The 26th annual Critics Choice Awards recently unveiled its nominations for best comedy series and best actor in comedy series, and these nominations include none but Ramy and Ramy Youssef as nominees for these categories. Ever since the release of the first season in 2019, Ramy has been making waves with multiple nominations and award wins. Not only was Ramy Youssef able to snatch a Golden Globe for the best actor in a Comedy TV series in 2019, but the show also won the Peabody Award for Entertainment and SXSW film festival award for Episodic Audience. In 2020 for season 2, Ramy Youssef was nominated in the Emmy Awards for outstanding directing for a comedy series and outstanding lead actor in a comedy series. His supporting star in season 2, Mahershala Ali, was also nominated for outstanding supporting actor for a comedy series. It’s been a hell of a ride for the cast of this show, and we’re here for another possible win from Ramy nominated for the Critics Choice Awards.
What is Ramy, and why does this show mean so much for the Arab and/or Muslim communities in the west?
*Season 1 and 2 spoiler alert moving forward*
Airing for the first time in April 2019 on Hulu, Ramy is an American comedy show following the life of a first generation Egyptian Muslim man, Ramy, living in New Jersey. As with many first generation immigrants, Ramy struggles with an identity crisis trying to balance between his two cultures, one being a tradition heavy collective and guilt based Arab/Egyptian culture, and the other being a live life with no consequences individualistic American culture. Another major theme in the show is Ramy’s challenges and deep desire in exploring and connecting with his faith in a society filled with temptations that he believes are against his religion and spirituality. The show dissects the stories of different supporting characters integral to the show’s success including his sister Dena (May Calamawy), his mother Maysa (Hiam Abbass), his father Farouk (Amr Waked), his uncle Naseem (Laith Nakli), and his friends Ahmed (Dave Merheje) and Steve (Steve Way). The show looks into character complexities and struggles from a third culture Arab and Muslim perspective, a narrative that is rarely represented in the media. Check out Susan’s take on Arab and Muslim representation by the show.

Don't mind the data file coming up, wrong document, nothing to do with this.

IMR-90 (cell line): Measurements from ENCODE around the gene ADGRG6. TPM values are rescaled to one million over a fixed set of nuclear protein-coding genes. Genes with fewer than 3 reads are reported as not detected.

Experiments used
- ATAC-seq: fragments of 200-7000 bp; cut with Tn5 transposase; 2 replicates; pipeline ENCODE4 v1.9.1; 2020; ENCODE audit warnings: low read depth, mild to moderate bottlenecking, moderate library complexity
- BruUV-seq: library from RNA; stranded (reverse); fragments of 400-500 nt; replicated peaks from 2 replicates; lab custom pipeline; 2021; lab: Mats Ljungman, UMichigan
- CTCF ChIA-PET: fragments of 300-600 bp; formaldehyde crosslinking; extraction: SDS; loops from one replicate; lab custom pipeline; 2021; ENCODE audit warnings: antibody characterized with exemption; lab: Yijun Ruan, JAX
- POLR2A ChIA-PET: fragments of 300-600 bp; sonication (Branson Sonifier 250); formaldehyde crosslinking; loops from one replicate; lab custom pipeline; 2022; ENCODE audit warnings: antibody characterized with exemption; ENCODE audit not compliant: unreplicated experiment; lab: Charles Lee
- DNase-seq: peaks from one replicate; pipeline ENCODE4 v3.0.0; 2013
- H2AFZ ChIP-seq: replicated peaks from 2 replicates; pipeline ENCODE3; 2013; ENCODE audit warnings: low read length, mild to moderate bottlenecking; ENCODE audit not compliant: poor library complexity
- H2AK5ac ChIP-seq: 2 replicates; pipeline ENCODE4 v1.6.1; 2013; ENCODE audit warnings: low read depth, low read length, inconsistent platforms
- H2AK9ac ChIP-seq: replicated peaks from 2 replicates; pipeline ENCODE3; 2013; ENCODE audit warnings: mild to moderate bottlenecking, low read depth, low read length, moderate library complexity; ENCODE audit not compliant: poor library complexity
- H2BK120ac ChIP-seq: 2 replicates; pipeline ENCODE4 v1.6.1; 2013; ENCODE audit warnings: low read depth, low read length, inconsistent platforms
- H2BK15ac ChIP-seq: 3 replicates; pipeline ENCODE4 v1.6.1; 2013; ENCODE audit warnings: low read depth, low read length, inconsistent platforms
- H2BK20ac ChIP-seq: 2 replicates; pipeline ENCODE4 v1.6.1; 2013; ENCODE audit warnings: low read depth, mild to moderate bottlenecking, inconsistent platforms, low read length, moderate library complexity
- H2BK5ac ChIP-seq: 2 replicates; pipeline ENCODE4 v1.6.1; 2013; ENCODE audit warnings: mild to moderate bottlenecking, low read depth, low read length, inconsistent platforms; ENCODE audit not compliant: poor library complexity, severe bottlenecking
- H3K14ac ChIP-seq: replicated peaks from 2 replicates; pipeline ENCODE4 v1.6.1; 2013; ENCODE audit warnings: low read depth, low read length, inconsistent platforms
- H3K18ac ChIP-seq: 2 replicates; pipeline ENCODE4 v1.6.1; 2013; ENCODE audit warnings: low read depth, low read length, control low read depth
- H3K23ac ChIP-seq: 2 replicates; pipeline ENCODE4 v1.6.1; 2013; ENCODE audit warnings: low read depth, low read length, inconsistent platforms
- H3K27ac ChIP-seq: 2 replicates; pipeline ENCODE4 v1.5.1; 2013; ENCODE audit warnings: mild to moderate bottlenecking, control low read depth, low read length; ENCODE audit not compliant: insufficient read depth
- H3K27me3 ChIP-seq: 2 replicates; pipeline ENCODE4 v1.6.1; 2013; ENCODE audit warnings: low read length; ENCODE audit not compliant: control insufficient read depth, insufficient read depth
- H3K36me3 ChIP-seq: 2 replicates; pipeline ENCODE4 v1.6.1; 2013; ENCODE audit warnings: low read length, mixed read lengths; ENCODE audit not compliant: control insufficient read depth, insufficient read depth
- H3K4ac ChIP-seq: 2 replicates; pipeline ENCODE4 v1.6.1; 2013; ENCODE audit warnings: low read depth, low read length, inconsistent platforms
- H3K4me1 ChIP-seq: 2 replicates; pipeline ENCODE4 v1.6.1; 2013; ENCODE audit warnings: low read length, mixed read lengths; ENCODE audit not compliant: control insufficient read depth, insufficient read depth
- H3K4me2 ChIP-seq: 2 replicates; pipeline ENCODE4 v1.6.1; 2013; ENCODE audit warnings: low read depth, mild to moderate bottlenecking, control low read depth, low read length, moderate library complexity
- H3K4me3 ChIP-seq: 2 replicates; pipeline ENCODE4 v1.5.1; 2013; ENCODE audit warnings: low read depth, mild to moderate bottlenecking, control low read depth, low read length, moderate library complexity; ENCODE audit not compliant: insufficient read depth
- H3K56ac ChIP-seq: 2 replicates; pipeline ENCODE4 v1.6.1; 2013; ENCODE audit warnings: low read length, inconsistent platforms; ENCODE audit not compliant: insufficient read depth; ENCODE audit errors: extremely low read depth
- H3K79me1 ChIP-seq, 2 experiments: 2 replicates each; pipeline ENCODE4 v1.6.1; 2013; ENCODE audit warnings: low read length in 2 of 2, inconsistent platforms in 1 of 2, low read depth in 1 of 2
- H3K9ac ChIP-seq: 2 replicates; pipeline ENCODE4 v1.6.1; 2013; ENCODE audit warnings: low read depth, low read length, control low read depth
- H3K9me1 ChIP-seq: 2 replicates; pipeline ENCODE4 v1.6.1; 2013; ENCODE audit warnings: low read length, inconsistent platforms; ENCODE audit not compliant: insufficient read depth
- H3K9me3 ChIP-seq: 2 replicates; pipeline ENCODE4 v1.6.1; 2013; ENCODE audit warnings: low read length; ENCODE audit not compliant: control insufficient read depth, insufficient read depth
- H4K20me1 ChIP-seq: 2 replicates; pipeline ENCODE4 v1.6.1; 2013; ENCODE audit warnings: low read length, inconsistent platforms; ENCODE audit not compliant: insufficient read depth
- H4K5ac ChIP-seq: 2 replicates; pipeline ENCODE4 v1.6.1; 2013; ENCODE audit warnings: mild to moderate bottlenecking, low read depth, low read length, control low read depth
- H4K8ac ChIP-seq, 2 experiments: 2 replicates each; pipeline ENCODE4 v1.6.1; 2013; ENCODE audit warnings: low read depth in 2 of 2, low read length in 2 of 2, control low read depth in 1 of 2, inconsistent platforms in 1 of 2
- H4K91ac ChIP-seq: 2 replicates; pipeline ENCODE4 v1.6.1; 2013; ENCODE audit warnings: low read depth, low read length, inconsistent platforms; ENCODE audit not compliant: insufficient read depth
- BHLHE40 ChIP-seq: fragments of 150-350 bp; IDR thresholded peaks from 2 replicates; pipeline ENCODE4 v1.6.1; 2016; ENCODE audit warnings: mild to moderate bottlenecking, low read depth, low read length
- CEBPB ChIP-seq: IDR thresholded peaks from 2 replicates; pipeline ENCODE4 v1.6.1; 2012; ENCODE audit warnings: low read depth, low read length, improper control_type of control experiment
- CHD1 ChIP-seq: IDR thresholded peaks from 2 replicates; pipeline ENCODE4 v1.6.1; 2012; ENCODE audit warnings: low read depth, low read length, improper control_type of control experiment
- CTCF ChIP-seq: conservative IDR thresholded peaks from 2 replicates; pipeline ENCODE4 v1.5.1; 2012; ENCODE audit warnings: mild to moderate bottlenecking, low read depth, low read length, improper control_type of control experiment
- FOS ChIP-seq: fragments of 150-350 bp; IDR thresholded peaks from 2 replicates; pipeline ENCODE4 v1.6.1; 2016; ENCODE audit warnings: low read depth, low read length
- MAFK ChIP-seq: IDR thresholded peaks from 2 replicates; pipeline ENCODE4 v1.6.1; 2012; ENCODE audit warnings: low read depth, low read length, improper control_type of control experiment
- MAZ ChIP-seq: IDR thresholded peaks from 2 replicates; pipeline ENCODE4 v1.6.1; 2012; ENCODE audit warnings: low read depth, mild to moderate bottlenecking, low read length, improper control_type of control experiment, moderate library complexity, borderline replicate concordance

Dena is an extremely important character to many women and girls out there from the Arab and/or Muslim communities. The show focuses on her constant gender struggles, albeit being much more professionally successful and personally responsible than her brother Ramy, Dena still suffers from irrationally overprotective parents and double standards in the community.
Maysa and Farouk represent your typical first generation Arab parents who moved to America for a better life for themselves and their children. The show dissects their characters and personal struggles that are usually dehumanized by both the mainstream and Arab communities. This includes the Arab man or father’s one and only job in life being to financially provide for his family, being otherwise emasculated if failing to do so, and marginalizing his passions and hobbies. It also looks at the ever deteriorating sexual life and passion Arab couples experience in a more pronounced way due to the culture’s overemphasis on family, providing and caring for children, and overall life responsibilities. The show touches on the older generation’s difficulty and awkwardness in trying to fit in a society whose values goes against all what they have learned their entire lives, including things like blackness and beauty standards as well as LGBTQ issues.
Finally, in season 2, the show dissects uncle Naseem’s character further, who in a nutshell seems to be a sexist catcalling anti-semitic “obnoxious” character working in the jewellery business. Season 2 digs deep to a softer side of him, humanizing him and almost explaining the reasoning behind him acting the way he does. The show looks into uncle Naseem’s sexuality, revealing him to be a gay man under the closet, wanting to be himself yet struggling with internalized homophobia due to his engrained learnings from his culture that demonizes his sexuality and prevents him from ever accepting himself as a gay man.
In short, if you haven’t watched the show yet, and you’ve heard of Ramy nominated for the Critics Choice Awards, then what are you really doing with your life?